This episode opens with the announcement of the three drabbles and five features stories nominated for the Drabblecast People’s Choice Award. In the Drabble, the narrator muses on the nature of his fatalistic precognition. In the feature, The Last Dog, the titular ultimate canine and his master, the last man on Earth, form a strong bond helping one another to survive on a war-ravaged planet. When they encounter an alien assassin, they are forced to make hard choices.
The shadow lingered at Sarah’s window, balanced on air, certain to fly away the next step I took. Another moment and it would be gone. Another moments and I would call the police, report my daughter missing, and spend the rest of my life convincing myself I’d imagined it…
This episode of the Drabblecast opens an announcement introducing the Drabblecast Archive CDs, featuring episodes 1-79 in a 3 disc set. In the drabble, a sleep-addled God himself cannot (or will not) provide a reason for why the world ended. The feature story, Sarah’s Window, explores the familiar theme of children leaving our world for one of fantasy, with the twist of a distraught parent serving as protagonist. A single father tries to convince a trespassing, morally ambiguous shadow creature to return his apparently kidnapped daughter, Sarah, amid its assertions that it is innocent of wrongdoing since “not all lost things are stolen.” An otherworldly realm seduces with magical delights.
Glum weather in Baltimore inspires Norm to treat us all to a pair of melancholy stories. In Shane Shennen’s Drabble, “Ancient Apple Tree,” the passing of an old, faithful robot is mourned by nary an organic eye. Next, accomplished writer Mike Resnick (who appears in Drabblecast #67, “Malish,” and #102 “The Last Dog”) bases a sad tale of attrition and mourning on the traditional song “Old Blue.” Accompanied by Norm’s gentle rendition of the song, the story describes the mutual loyalty of a hermit and his canine companion in a harsh season. A grateful Norm confesses to his love of dogs after the song and story conclude. This is followed by feedback for Episodes #88 (“The Toys of Peace”) and #89 (“Starry Night”), which is generally positive.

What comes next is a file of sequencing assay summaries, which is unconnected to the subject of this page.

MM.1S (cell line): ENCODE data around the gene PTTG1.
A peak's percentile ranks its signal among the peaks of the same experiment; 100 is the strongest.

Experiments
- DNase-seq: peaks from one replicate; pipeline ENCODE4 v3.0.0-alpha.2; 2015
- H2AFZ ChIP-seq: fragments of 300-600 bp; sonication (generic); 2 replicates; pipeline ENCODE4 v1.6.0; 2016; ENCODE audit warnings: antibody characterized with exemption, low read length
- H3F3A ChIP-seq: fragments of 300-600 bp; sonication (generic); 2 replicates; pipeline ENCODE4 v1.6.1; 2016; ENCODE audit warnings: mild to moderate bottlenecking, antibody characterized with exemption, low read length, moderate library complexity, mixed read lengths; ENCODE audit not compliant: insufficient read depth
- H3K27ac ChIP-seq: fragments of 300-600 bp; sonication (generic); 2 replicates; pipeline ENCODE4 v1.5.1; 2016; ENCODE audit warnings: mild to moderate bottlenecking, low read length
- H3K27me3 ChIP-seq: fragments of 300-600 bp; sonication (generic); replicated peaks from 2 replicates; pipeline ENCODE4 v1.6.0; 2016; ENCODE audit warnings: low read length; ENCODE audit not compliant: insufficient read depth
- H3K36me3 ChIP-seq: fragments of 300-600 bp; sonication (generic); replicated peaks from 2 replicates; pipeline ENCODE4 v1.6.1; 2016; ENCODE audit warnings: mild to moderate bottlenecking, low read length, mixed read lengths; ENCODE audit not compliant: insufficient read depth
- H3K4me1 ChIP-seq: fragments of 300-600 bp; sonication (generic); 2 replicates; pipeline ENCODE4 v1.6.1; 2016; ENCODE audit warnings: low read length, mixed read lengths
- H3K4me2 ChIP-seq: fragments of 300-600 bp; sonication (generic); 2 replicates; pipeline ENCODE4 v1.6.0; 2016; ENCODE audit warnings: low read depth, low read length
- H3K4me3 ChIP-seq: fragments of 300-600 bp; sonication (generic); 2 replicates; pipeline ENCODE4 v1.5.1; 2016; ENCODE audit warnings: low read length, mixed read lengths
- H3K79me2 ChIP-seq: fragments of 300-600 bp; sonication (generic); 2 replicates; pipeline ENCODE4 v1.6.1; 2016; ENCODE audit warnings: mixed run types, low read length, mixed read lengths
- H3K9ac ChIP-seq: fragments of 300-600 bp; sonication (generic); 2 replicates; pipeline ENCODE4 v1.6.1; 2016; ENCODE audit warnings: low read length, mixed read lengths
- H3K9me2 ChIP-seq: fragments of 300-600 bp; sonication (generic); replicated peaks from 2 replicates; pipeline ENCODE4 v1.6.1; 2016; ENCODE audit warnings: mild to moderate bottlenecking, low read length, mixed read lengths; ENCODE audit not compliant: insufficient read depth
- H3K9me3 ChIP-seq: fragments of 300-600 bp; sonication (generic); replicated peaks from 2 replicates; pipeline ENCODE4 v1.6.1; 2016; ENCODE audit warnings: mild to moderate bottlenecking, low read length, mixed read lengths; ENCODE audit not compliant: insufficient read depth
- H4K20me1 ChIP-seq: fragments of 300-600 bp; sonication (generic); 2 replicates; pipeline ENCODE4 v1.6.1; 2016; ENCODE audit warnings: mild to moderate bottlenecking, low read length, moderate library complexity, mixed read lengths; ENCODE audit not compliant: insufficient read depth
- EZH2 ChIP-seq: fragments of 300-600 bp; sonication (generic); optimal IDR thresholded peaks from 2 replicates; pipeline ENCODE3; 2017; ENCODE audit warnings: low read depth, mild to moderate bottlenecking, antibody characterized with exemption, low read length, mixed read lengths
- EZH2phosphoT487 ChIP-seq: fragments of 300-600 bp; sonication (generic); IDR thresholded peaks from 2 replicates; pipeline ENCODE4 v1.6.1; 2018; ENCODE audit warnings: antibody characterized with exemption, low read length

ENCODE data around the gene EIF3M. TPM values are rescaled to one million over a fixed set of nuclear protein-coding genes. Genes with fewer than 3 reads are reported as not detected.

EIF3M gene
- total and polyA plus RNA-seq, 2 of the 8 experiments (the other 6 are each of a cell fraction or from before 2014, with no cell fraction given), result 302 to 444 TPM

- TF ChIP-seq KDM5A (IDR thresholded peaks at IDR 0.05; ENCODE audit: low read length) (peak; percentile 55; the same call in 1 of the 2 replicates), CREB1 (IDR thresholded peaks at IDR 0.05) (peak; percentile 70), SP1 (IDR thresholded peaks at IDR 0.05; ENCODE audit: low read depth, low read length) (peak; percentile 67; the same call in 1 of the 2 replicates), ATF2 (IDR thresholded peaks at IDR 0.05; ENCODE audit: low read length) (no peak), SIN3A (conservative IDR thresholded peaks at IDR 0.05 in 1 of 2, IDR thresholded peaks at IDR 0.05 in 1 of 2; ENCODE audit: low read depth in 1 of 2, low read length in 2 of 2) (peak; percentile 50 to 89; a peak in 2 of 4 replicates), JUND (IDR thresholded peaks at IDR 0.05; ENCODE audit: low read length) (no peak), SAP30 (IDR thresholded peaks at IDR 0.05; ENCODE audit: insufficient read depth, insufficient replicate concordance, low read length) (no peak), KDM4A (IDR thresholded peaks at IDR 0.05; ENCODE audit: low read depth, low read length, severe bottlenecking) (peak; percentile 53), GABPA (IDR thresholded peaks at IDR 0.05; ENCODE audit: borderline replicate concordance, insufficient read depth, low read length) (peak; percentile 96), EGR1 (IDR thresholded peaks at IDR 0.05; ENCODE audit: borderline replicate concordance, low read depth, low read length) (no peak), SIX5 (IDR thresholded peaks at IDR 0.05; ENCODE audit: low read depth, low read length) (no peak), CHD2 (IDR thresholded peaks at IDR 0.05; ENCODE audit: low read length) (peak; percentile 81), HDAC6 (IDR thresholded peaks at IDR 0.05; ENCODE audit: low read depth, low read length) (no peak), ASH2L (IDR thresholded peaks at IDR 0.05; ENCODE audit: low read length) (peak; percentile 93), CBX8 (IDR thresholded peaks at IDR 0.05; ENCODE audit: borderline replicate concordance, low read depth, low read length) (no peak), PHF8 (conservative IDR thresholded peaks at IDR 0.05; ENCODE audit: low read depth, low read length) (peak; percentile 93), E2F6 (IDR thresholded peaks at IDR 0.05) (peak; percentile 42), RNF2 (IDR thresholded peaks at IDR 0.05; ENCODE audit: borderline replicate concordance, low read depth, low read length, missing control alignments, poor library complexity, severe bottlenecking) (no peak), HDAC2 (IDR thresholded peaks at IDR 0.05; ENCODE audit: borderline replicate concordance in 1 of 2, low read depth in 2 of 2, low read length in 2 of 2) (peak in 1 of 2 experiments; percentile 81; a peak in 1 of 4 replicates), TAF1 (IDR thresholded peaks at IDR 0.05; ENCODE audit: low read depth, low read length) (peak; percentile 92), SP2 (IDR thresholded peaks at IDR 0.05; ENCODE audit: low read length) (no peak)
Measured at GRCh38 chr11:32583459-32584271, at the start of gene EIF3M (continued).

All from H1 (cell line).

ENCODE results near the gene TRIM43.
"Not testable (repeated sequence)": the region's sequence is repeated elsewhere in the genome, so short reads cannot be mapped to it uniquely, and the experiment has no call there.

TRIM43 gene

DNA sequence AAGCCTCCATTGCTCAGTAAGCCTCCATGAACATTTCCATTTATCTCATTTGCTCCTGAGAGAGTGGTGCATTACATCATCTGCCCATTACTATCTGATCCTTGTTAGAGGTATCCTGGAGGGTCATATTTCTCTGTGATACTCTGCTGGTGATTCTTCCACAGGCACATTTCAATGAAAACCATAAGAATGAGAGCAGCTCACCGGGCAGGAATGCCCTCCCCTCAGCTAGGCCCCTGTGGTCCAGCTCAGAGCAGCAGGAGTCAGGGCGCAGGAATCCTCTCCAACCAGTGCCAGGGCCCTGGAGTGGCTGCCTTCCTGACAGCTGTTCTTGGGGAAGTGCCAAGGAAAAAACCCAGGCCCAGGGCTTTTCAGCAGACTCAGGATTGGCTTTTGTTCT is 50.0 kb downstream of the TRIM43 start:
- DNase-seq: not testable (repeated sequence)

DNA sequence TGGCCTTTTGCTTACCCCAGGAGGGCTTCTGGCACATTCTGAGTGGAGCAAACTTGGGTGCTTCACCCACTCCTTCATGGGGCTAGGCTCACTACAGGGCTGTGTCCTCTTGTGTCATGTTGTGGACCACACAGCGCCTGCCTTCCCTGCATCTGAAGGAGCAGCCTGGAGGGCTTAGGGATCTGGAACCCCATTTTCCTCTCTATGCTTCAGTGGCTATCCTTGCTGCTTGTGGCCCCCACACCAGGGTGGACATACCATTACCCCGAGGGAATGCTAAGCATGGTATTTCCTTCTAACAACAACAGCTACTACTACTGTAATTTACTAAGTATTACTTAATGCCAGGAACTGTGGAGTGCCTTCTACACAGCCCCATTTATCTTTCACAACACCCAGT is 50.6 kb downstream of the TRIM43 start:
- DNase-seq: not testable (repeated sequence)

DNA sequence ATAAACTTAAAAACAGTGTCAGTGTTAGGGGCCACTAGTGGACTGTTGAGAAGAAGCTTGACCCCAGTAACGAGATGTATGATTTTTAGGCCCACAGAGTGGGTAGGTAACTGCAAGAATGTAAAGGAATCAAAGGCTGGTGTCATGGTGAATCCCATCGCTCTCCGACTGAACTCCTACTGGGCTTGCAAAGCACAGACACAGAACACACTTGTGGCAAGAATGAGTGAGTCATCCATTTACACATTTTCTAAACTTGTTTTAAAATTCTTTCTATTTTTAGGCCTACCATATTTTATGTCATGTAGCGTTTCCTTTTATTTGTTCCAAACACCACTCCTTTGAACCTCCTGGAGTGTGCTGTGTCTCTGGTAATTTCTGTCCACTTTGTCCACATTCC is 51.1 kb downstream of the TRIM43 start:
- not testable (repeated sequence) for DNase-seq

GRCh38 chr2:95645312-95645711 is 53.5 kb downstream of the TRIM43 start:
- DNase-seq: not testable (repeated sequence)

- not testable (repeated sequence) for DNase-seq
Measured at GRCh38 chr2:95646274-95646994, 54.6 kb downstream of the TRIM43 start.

Norm begins this with a warning concerning graphic violence and gore. We return to one of the Drabblecast’s favorite topics, the Zombie Apocalypse. The theme receives a fresh airing, which is just as well, as it was starting to smell. Sal Lemerond, veteran of the horror webzine “Necrotic Tissue,” posits the connection between drug addicts and zombies, in a 100-word drabble. Norm chimes in with a tasty public service announcement about the nutritional value of your brain on drugs. In the feature story, J. Alan Pierce whose work has appeared in Kaleidotrope, as well as twice on the Drabblecast (#18 “The One that Got Away” and #31 “Beekeepers”) – takes us through a zombie plague via the eyes of an early victim. The condition first manifests as Synthesesia, the scientific name for the ability to taste colors, smell sounds, and other bizarre sensory hallucinations. The story culminates in a family dispute and a choice betrayal.
The episode opens with a Drabble by John Medaille, a veteran of Podcastle, the Dunesteef, and the “Three-Lobed Burning Eye.” It discusses the depredations and terror experienced by survivors of a post-apocalyptic elevator failure. Next, continuing the theme of apocalyptic landscapes, Samantha Henderson also a veteran of numerous podcasts as well as “Realms of Fantasy” contributes her story, “Starry Night.” Evoking Van Gough’s famous painting, her story describes the consequences of a celestial event that illuminated, and then blinded, the renaissance village of Monte Verde. Surreal tragedy follows. After the story, reader feedback from the Double-Header, “Hush and Hark” and “Meta Science Fiction,” describes how disturbing and or amusing the audience found the stories. Listeners rated Trifecta 5 as middle-of-the-road.
I sense a diference the instant I step out of the water. In the unnatural stillness there is an arid taste in the air that assaults the back of my throat…
Norm Sherman brings us an episode about endings, and why they don’t always have to be bad. The Drabble is about a “beautiful” end. The feature is a touching tale of family’s facing their impending end with strength and solidarity. Feedback is for “Apologies All Around,” episode 76.